Anatomical and Functional Relationships Between Sensory Nerves and Mast Cells
Mast cell and sensory nerve relationships fall into three categories: proximity, communication and a shared fate. Mast cells are found in all tissues of the human body, especially located closely to nerves. Mast-nerve membrane to membrane contact is a highly common configuration. This should be by design rather than by accident since such spatial distributions generally indicate a functional relationship. Mast cells associated to sensory nerves contain abundant neuropeptides and also a range of neuropeptide receptors enabling nerve to mast cell, mast cell to nerve and reciprocal communications which form the basis of neuroimmune interfacing. Wondering about the possible effects of this intimacy and communication potential on several physiological and pathophysiological events, specifically on diseases with low success rates of therapy and mysterious mechanisms, scientists have uncovered many aspects of mast-nerve interactions. In light of these studies, from a focal point between the nervous and immune systems, mast cells highlight the concept of collaboration as an indispensable building block of the neuroimmune system.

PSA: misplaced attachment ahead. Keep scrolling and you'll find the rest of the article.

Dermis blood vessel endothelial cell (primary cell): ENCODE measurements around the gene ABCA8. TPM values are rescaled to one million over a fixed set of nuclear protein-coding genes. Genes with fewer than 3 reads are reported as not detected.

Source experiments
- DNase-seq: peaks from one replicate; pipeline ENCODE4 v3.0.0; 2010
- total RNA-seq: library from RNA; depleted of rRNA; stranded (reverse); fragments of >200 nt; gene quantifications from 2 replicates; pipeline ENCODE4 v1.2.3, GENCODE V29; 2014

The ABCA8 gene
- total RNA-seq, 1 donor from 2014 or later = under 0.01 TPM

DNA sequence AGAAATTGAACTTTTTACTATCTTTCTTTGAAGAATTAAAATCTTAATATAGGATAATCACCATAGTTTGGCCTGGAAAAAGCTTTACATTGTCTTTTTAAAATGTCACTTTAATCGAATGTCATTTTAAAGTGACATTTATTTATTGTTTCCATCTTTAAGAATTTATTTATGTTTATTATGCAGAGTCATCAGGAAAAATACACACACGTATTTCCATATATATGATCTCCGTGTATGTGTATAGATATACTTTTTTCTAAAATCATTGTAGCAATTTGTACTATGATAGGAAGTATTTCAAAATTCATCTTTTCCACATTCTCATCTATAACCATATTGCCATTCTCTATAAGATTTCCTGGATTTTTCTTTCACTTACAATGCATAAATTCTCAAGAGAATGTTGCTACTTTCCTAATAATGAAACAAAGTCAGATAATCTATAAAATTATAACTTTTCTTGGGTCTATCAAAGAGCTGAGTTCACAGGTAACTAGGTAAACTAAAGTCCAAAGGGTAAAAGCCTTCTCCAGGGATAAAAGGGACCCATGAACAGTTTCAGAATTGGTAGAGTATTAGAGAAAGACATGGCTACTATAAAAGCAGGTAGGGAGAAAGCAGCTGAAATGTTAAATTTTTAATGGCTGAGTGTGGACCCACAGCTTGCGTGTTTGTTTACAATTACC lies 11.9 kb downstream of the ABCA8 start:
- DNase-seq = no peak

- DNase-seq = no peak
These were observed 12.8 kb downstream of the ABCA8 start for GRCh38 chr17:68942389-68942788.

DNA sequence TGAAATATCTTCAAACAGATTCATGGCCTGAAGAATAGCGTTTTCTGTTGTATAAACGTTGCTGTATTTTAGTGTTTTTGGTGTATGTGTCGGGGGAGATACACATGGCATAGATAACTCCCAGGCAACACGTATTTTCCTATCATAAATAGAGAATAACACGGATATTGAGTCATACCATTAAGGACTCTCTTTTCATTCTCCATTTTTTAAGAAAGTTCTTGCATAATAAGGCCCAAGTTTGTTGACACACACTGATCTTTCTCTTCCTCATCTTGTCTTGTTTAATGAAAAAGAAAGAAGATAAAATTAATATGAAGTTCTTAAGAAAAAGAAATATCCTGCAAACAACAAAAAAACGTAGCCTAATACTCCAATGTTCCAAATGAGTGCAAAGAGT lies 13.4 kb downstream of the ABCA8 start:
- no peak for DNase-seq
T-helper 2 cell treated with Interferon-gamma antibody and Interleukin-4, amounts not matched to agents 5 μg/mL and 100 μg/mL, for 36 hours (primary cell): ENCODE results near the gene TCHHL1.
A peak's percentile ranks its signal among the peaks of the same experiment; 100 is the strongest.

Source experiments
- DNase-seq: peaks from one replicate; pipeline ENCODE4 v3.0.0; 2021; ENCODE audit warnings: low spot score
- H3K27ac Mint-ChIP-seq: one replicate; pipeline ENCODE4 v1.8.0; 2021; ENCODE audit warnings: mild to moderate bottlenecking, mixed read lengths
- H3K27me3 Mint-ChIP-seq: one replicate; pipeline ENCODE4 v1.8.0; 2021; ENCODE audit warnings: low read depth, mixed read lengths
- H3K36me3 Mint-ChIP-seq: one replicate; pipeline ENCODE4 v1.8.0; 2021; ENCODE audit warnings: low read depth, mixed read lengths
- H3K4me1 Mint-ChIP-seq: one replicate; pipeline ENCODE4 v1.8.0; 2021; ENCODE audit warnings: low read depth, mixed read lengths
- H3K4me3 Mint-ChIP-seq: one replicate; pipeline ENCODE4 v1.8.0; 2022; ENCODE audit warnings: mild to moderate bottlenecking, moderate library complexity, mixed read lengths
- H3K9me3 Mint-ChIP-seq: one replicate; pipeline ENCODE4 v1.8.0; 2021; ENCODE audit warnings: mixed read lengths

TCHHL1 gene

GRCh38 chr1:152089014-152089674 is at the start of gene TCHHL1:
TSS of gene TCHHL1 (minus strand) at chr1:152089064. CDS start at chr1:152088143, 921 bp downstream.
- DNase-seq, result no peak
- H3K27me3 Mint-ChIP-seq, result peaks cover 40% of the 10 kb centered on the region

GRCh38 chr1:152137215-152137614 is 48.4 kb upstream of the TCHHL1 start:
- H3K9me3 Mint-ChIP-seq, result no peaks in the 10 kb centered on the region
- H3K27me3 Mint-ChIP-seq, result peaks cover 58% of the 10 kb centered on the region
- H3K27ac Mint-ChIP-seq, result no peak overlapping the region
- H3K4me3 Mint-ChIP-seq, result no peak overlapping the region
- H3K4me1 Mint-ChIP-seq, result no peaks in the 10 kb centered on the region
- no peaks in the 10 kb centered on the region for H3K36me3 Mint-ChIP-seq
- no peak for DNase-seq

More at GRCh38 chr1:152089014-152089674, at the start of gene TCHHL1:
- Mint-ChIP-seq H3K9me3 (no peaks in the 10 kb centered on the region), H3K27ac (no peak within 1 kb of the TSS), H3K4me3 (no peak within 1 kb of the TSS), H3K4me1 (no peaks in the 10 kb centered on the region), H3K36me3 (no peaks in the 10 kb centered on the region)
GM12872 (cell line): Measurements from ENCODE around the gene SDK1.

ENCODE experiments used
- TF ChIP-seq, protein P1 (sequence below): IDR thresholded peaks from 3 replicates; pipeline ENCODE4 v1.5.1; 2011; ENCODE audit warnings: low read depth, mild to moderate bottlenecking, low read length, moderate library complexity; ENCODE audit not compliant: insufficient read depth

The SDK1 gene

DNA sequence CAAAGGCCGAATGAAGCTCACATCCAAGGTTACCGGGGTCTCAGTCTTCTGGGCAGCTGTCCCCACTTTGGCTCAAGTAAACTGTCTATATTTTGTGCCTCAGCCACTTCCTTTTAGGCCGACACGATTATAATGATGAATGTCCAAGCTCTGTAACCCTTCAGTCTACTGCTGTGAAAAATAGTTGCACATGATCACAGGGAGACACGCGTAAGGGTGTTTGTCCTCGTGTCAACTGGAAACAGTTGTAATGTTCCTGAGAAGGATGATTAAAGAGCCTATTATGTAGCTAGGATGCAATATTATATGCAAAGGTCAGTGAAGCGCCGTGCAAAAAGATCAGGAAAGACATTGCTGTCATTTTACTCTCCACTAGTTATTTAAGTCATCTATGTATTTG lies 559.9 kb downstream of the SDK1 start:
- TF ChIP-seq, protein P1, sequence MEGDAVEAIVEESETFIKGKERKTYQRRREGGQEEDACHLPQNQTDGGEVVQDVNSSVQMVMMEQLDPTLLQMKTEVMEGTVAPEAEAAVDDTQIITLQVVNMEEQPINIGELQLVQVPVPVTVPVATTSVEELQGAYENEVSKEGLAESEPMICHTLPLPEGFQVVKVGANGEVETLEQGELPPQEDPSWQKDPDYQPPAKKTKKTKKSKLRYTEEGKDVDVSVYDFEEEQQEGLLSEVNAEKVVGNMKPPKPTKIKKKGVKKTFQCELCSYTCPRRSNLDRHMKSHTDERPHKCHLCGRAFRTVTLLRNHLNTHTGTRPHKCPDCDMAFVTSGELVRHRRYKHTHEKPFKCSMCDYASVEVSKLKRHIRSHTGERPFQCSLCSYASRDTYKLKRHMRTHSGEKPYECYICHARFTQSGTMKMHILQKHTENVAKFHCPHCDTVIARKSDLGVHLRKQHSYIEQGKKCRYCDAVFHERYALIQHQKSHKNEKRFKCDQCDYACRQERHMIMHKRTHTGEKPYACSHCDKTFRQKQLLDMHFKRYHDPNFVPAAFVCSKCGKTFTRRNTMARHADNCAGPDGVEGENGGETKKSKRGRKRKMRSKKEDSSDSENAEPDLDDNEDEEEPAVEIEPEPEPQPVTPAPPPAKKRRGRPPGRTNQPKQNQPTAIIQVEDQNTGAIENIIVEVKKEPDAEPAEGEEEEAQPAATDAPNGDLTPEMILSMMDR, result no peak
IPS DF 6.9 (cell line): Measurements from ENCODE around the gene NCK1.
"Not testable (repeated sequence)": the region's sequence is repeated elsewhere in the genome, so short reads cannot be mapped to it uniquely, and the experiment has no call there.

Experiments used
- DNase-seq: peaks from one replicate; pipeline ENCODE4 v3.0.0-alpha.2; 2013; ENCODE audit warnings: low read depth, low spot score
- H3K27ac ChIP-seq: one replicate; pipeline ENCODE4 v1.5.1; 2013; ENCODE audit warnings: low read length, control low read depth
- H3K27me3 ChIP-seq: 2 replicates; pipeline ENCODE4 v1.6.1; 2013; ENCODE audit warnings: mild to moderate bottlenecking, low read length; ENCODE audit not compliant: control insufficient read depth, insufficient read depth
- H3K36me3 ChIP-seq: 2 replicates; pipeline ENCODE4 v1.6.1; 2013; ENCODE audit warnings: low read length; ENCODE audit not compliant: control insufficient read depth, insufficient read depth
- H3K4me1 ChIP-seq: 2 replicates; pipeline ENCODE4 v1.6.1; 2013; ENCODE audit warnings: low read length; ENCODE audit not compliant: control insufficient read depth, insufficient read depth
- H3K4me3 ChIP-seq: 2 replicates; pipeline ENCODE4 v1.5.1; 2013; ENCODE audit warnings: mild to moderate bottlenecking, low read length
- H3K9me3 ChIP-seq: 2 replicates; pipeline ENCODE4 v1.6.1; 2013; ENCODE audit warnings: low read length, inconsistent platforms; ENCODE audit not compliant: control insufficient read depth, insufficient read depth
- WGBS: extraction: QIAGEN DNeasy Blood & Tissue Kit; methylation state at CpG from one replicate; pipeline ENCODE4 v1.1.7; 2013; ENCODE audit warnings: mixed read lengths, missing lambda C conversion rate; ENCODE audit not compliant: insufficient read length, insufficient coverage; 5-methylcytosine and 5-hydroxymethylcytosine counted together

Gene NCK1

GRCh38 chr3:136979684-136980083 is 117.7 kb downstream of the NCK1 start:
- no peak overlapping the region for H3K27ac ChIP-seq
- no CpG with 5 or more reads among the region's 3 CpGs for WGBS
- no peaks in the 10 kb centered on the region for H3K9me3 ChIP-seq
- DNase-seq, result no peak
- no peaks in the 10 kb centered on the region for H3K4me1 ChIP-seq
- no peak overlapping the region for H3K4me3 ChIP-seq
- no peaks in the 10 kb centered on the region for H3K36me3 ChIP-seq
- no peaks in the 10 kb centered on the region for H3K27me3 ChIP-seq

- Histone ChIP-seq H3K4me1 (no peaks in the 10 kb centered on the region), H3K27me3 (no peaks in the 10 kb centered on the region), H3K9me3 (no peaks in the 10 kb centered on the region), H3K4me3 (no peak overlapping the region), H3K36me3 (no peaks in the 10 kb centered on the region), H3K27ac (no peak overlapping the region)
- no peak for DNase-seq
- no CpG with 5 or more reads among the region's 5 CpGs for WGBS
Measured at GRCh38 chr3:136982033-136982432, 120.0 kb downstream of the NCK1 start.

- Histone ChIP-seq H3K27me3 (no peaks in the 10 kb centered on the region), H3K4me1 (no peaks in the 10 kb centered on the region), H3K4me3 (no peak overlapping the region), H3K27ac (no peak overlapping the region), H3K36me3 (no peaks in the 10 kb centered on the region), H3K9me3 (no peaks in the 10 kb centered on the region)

Keywords: CGRP, Neurogenic inflammation, Neuropeptide, Mast cell, Sensory nerve, Substance P, Tumor necrosis factor (TNF), Peptidergic nerve, Clostridium difficile, Atopic dermaititis (AD)
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